Meeting the Foster Carer

A meeting with the foster carer was arranged. I hadn’t positioned in my mind how significant this would be. We sat there staring at the women who had cared for our little one as if they were her own. Knowing that they would never be. Knowing that one day they’d care for them no more. What an incredible thing to do. She’d been doing it for many years. Had been involved in many adoptions. Supported many children to return to birth families. What an incredible person. Reuniting families. Bringing new families together. A fellow adoptive mum once said to me – “without foster carers, there would be no us”. This couldn’t be more true.

She knew every tiny detail about our child. She talked lovingly. With joy. Certainty. Protectively. I felt an immediate pressure to get everything right. I couldn’t let her down. I wondered how on earth she did what she did. Worried how she would feel – cope – when the day came to say goodbye.

I kept thinking I hope she liked us. What if we were sitting there and she was thinking that we weren’t right. That we didn’t seem suitable to be parents. What would she do about it? Who would she tell? How would this impact matching panel? Might they say “no” now? Like I always do, I over thought it. But I couldn’t help but question how I could ever do as good a job as her.

Don’t get me wrong, the feeling was also incredible. We were talking about our child. Not just a hypothetical scenario. Not an “if you were approved”. Not an “if you were matched”. We were all these things now. Finally going to be mummy and daddy. But it was strange talking in such detail having never met. I found it a lot to get my head around.

I wrote absolutely everything down. Verbatim. Listened intently as she relayed their daily life together. Likes and dislikes. What caused upset. What to do to provide comfort. I remember paying particular attention to things like bowel movements! I was surprised that they seemingly lived such a normal life – going to singing classes, soft play, playgroups. Just like mother and child. Why wouldn’t they? I don’t know. Did I think they just stayed in 24-7 waiting for us to turn up to take over? They’d even been away on a holiday. Our child had 100% lived a full life there. It’s crazy to look back at these thoughts. At my naivety. But it really hit me that we had a very difficult time ahead. Amongst all the joy, there would be upset for everyone. Separation. My heart was bursting. But my head was whizzing.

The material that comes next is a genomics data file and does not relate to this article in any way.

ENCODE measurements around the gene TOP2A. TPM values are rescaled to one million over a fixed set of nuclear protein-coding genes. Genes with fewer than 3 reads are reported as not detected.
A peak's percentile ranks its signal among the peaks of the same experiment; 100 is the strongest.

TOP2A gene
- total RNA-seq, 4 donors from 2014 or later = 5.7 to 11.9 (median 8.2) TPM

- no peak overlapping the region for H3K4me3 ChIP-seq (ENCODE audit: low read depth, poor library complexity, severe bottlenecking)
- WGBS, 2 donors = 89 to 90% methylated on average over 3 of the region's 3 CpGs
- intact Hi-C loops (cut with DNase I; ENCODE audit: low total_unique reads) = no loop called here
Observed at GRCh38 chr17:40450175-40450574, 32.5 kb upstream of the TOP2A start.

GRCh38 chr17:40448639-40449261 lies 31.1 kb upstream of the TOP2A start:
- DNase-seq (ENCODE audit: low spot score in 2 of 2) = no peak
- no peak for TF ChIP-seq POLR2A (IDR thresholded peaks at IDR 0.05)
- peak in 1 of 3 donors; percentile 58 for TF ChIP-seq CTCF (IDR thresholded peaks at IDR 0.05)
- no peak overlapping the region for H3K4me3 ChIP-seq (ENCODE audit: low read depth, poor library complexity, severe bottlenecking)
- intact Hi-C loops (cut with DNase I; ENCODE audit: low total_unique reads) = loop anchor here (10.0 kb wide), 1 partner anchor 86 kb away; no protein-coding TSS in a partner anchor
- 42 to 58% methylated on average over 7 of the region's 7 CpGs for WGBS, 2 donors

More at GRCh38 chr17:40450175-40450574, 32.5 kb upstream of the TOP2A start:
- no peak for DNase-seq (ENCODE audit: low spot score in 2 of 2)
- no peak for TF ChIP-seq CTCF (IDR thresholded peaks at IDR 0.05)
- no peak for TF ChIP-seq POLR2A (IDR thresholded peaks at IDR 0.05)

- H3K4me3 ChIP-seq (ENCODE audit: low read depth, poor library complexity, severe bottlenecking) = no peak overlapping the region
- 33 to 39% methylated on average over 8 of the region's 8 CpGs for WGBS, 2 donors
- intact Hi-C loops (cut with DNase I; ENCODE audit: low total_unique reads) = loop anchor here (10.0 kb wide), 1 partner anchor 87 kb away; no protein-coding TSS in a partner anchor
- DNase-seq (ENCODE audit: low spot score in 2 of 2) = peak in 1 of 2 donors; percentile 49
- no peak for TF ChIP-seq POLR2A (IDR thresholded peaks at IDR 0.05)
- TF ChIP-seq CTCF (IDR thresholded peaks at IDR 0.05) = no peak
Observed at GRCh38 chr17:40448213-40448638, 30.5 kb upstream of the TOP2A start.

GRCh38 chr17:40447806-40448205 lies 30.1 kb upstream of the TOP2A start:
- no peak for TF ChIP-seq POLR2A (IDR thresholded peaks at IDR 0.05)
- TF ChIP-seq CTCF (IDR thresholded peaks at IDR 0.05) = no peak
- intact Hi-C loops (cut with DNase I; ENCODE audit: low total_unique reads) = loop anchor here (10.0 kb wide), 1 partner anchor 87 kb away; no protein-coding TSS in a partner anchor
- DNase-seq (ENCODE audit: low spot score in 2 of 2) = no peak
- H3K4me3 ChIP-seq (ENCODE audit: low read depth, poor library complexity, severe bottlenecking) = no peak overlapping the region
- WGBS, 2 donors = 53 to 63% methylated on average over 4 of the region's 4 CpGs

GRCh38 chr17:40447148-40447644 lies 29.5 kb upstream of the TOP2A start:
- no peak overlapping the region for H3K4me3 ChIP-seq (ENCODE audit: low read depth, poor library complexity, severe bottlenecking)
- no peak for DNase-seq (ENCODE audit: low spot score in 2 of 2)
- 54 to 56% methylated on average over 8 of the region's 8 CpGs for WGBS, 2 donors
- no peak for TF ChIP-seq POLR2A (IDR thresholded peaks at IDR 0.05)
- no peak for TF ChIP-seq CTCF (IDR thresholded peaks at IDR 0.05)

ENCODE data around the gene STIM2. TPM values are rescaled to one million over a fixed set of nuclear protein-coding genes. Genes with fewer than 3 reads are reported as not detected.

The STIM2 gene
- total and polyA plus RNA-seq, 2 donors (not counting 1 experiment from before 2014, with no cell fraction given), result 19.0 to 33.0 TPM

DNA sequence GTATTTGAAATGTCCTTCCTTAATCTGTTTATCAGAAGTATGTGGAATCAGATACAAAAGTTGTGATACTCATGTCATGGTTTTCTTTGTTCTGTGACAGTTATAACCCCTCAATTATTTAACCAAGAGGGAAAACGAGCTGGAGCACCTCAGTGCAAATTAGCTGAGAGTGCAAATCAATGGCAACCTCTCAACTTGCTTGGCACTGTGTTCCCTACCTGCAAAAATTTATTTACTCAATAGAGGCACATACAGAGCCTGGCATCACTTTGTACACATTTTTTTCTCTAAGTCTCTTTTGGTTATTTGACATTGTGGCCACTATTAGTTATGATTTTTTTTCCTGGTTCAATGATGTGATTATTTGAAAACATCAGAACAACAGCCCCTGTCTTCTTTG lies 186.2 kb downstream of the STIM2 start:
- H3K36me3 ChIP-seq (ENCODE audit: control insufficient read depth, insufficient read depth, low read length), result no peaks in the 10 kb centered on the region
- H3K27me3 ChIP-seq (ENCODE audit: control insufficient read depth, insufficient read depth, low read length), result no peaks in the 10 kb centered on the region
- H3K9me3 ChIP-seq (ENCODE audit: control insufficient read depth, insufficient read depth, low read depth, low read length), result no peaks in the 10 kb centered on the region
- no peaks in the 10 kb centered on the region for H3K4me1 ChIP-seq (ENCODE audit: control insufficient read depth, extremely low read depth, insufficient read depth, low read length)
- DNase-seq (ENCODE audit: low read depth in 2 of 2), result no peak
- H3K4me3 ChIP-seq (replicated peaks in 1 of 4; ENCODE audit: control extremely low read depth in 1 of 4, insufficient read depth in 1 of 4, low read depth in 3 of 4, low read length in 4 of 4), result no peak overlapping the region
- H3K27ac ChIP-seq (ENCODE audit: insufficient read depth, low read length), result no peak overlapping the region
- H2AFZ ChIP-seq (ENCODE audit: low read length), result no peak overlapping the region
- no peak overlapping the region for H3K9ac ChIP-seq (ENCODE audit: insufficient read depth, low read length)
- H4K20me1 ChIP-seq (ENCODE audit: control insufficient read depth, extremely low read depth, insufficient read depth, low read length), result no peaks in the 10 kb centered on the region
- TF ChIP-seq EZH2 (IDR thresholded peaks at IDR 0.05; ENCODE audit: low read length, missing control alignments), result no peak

I’d bought some sleep-suits and a book to give as gifts. For some reason I felt awkward about this – like I had to ask permission. Fumbling the words “would it be ok if” “are you sure you don’t mind…”. This remarkable lady of course very gladly took them. Our first gifts. The first of many.

We are still in awe at the role foster carers play in bringing families together. They provide love, security and safety. Often to traumatised and vulnerable children at the most difficult of times. A lot of adoption forums focus on the difficulties of separation from birth families. Of course, this is quite right and absolutely true. But there is a whole different separation to prepare for when they leave foster families. Foster carers often take the brunt of uncertainties and fears. Support children as they express their feelings, not just emotionally, but often physically. They may have shown these children the only stability they’ve ever experienced. Of course they are going to be upset to leave them. Will miss them. Foster carers steady them, until we – their adoptive parents – are ready to take over. And it wouldn’t be long before we could do just that.

Thankfully, everything went smoothly at matching panel . We had the same set of nerves as we’d had for approval panel, but uncharacteristically for me, I was actually much more confident. We knew so much more about our child now and already had a strong connection. We were able to talk about them with such certainty that they were “the one”. Because we felt it. Surely, we hadn’t got this far and the match would be rejected. I was right – we were unanimously approved. We were over the moon. At last, all the stars had aligned. Our dreams really were coming true.

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